Benefiting from shared-equity financing arrangements

Editor: Albert B. Ellentuck, Esq.

Adult children can obtain home ownership, acquire a more expensive home sooner, or acquire a more expensive home than they might otherwise afford, by using a shared-equity financing arrangement whereby parents or other relatives share in the purchase and cost of maintaining a house used by the children as a principal residence (Sec. 280A(d)(3)). The nonresident-owner rents his or her portion of the home to the resident-owner and obtains the normal tax benefits of renting real estate if the statutory requirements are satisfied.

Since the child does not own 100% of the home, the child is a tenant as to the portion of the home the child does not own and rents that interest from the relative at a fair market rate. The fair market rent paid for the portion of the home that the child does not own can reflect a reduction that considers that the child will take better care of the home since he or she is both a family member and an equity owner (see ­Bindseil, T.C. Memo. 1983-411).

Under the vacation home rules, personal use of the home by a child or other relative of the property's owner is normally attributed to the owner (Sec. 280A(d)(2)). Thus, the nonresident-owner's personal use would normally exceed the greater of 14 days or 10% of fair rental days, causing the home to be treated as a vacation home where rental deductions are limited to rental income. However, an exception to the general rule exists when the dwelling is rented to a tenant for a fair market rent and serves as the lessee's principal residence (Sec. 280A(d)(3)(A)). When the tenant owns an interest in the property, this exception to the general rule applies only if the rental qualifies as a shared-equity financing arrangement (Sec. 280A(d)(3)(B)).

A shared-equity financing arrangement is an agreement by which two or more persons acquire qualified ownership interests in a dwelling unit and a person (or persons) holding one or more of the interests is entitled to occupy the dwelling as his or her principal residence and is required to pay rent to the other person(s) owning qualified ownership interests (Sec. 280A(d)(3)(C)). A qualified ownership interest is defined as an undivided interest for more than 50 years in the entire dwelling unit and any appurtenant land being acquired in the transaction to which the shared-equity agreement relates (Sec. 280A(d)(3)(D)). Actual ownership of at least 50 years is not required; i.e., the property may be disposed of before 50 years have passed and still qualify.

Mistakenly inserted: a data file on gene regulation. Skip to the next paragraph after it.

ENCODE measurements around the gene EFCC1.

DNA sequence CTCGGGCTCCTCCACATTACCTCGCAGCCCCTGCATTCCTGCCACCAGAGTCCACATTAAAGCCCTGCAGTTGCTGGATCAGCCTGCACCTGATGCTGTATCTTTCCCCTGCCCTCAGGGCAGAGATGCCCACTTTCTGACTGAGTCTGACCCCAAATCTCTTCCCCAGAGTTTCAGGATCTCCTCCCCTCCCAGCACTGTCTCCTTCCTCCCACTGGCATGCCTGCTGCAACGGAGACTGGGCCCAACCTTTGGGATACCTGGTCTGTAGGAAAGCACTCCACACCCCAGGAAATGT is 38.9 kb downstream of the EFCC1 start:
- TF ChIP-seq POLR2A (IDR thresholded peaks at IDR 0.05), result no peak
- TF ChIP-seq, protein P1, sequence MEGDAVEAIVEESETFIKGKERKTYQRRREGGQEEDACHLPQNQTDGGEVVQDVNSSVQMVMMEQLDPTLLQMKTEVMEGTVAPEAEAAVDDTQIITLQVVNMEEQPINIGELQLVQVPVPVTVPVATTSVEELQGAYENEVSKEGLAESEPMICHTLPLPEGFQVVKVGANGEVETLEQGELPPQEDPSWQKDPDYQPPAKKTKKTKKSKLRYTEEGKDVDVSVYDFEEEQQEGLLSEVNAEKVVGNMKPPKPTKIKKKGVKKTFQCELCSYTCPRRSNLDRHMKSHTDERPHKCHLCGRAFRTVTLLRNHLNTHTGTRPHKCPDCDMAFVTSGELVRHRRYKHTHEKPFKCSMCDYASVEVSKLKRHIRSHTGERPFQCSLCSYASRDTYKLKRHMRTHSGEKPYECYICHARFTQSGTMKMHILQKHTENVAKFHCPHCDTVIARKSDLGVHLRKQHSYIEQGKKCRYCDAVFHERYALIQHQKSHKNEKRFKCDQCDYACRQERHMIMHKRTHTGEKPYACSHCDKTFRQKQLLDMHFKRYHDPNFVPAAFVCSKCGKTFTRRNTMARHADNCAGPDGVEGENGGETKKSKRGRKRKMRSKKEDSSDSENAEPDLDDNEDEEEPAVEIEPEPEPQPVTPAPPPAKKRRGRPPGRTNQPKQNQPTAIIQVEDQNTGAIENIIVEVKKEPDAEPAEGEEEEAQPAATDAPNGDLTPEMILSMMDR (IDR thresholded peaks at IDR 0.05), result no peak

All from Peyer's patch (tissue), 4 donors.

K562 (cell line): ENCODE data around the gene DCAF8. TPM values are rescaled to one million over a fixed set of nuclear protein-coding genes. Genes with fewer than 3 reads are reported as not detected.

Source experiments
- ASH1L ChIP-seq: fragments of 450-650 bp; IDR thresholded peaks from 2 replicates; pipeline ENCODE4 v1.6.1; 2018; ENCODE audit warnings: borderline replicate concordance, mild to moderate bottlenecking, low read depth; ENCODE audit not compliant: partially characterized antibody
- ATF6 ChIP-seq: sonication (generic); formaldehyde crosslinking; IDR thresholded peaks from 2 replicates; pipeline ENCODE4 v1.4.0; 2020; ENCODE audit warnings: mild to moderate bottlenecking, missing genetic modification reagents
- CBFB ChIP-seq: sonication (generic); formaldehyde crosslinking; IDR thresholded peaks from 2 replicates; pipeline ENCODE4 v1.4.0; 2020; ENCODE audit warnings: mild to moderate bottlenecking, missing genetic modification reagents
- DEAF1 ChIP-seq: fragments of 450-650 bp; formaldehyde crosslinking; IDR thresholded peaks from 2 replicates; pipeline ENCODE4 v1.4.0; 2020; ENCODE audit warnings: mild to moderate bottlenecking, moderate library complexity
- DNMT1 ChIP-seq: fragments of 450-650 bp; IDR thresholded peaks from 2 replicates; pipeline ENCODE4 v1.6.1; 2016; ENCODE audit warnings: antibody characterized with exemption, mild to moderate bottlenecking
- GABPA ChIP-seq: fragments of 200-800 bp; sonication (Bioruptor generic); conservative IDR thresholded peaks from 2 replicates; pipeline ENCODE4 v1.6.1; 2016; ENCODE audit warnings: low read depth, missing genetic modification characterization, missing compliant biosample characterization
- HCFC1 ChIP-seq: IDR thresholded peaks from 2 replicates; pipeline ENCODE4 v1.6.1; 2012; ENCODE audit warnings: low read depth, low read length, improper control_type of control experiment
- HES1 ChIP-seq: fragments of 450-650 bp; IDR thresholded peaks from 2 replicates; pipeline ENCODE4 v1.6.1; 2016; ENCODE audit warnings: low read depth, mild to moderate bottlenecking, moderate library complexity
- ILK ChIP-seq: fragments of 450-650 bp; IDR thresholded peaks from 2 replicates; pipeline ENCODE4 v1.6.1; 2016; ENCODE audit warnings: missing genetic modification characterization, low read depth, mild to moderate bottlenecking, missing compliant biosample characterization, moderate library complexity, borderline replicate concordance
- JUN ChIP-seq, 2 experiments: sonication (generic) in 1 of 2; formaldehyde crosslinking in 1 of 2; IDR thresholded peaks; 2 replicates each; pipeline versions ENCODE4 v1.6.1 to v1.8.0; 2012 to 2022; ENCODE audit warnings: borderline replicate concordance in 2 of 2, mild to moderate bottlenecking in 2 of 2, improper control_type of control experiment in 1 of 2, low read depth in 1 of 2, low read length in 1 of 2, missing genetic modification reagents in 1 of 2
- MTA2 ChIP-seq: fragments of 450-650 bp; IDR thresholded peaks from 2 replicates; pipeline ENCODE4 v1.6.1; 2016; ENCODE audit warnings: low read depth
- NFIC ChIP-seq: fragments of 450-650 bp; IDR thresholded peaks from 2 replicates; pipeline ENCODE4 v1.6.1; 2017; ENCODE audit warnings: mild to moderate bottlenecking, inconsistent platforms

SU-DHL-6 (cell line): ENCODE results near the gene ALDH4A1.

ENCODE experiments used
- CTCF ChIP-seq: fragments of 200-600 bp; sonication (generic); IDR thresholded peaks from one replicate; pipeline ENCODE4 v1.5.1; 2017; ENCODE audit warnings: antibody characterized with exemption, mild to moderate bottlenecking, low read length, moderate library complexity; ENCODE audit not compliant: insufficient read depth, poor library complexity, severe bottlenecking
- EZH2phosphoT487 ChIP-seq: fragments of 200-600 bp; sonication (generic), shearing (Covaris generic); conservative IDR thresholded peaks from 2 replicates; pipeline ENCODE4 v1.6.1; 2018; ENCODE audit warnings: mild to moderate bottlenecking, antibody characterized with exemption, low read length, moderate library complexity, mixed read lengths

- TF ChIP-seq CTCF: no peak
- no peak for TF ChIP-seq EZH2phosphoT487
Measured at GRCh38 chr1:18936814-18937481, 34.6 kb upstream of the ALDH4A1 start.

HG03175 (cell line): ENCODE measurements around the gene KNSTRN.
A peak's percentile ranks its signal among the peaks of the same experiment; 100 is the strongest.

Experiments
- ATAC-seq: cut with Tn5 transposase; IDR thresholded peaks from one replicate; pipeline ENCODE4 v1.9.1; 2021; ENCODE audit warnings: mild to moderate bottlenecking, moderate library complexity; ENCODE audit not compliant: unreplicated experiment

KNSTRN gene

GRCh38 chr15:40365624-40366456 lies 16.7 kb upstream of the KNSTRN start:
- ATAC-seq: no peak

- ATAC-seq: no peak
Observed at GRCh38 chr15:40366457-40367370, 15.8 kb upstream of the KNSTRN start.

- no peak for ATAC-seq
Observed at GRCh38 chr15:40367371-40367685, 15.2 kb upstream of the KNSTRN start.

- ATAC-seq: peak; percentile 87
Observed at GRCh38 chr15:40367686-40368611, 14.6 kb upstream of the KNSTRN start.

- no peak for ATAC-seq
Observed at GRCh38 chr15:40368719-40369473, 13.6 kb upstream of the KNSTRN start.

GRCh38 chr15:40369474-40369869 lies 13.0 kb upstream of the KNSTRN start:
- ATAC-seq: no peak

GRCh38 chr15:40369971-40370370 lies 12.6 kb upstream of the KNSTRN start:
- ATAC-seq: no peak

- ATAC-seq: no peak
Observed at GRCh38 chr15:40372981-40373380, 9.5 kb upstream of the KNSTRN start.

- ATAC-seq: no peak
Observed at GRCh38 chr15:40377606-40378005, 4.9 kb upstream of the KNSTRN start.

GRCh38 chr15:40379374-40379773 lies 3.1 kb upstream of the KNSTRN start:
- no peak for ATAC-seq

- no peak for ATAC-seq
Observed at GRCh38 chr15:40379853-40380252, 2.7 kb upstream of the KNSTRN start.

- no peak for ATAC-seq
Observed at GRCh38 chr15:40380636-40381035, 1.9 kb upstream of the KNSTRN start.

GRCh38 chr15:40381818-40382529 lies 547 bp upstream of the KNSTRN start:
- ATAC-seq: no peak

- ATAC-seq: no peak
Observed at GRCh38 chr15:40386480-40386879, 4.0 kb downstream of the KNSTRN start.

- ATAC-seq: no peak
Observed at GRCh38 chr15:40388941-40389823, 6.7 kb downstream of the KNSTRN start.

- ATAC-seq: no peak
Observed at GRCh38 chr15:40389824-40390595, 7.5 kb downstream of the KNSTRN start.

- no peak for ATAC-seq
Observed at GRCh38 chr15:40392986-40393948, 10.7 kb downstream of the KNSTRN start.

Example: M and L have agreed to help their son, B, purchase his first home. The total purchase price is $100,000, consisting of a $20,000 down payment and a mortgage of $80,000. M and L pay half of the down payment and make half of the mortgage payment pursuant to a shared-equity financing agreement with B. B pays them a fair rental for using 50% of the property, determined when the agreement is entered into.

Under this arrangement, B treats the property as his personal residence for tax, deducting his 50% share of the mortgage interest and property taxes. Because his use is not attributed to his parents, M and L, they treat the property as a rental. They must report the rent they receive from B but can deduct their 50% of the mortgage interest and taxes, the maintenance expenses they pay, and depreciation based on 50% of the property's depreciable basis. If the property generates a tax loss, it is subject to the passive loss rules (i.e., a loss can be generated; the expenses are not limited to the rental income under the vacation home rules).

Note: For the resident-owner, the income tax benefits of home ownership may not be as significant as anticipated because the resident-owner's deductions for mortgage interest and real estate taxes are based on his or her ownership percentage. But the shared-equity arrangement reduces the resident-owner's cash outlay, which may be more important than tax savings.

Caution: If it is anticipated that the resident-owner (the child) will ultimately purchase the equity of the nonresident-owner (typically a parent) and the rental will generate losses suspended under the passive loss rules, special care must be taken when the lease terms are agreed to, because suspended passive losses normally allowed at disposition are not allowed when the interest is sold to a related party (Sec. 469(g)(1)(B)). Passive losses that would otherwise be suspended may be minimized by making a larger down payment that decreases mortgage interest expense or by charging a rent at the higher end of the reasonable range for the value of the interest being rented to the resident-owner.

Planning tip: One drawback to shared-equity arrangements is that the nonresident-owners will not qualify for the Sec. 121 gain exclusion upon the sale of the residence. The result will be a taxable gain for the portion of the gain related to the deemed rental. The gain may also be subject to the 3.8% net investment income tax. Clients should consider guaranteeing or co-signing the mortgage, instead of outright joint ownership, if excluding potential future gain is a major consideration. This should allow the resident-owner to exclude all the gain (up to $250,000 for single taxpayers or $500,000 for married taxpayers filing jointly). But this may be impractical if the resident-owner needs cash for a down payment and/or mortgage payments.

This case study has been adapted from PPC's Guide to Tax Planning for High Income Individuals, 19th edition (March 2018), by Anthony J. DeChellis and Patrick L. Young. Published by Thomson Reuters/Tax & Accounting, Carrollton, Texas, 2017 (800-431-9025;



Albert Ellentuck is of counsel with King & Nordlinger LLP in Arlington, Va.


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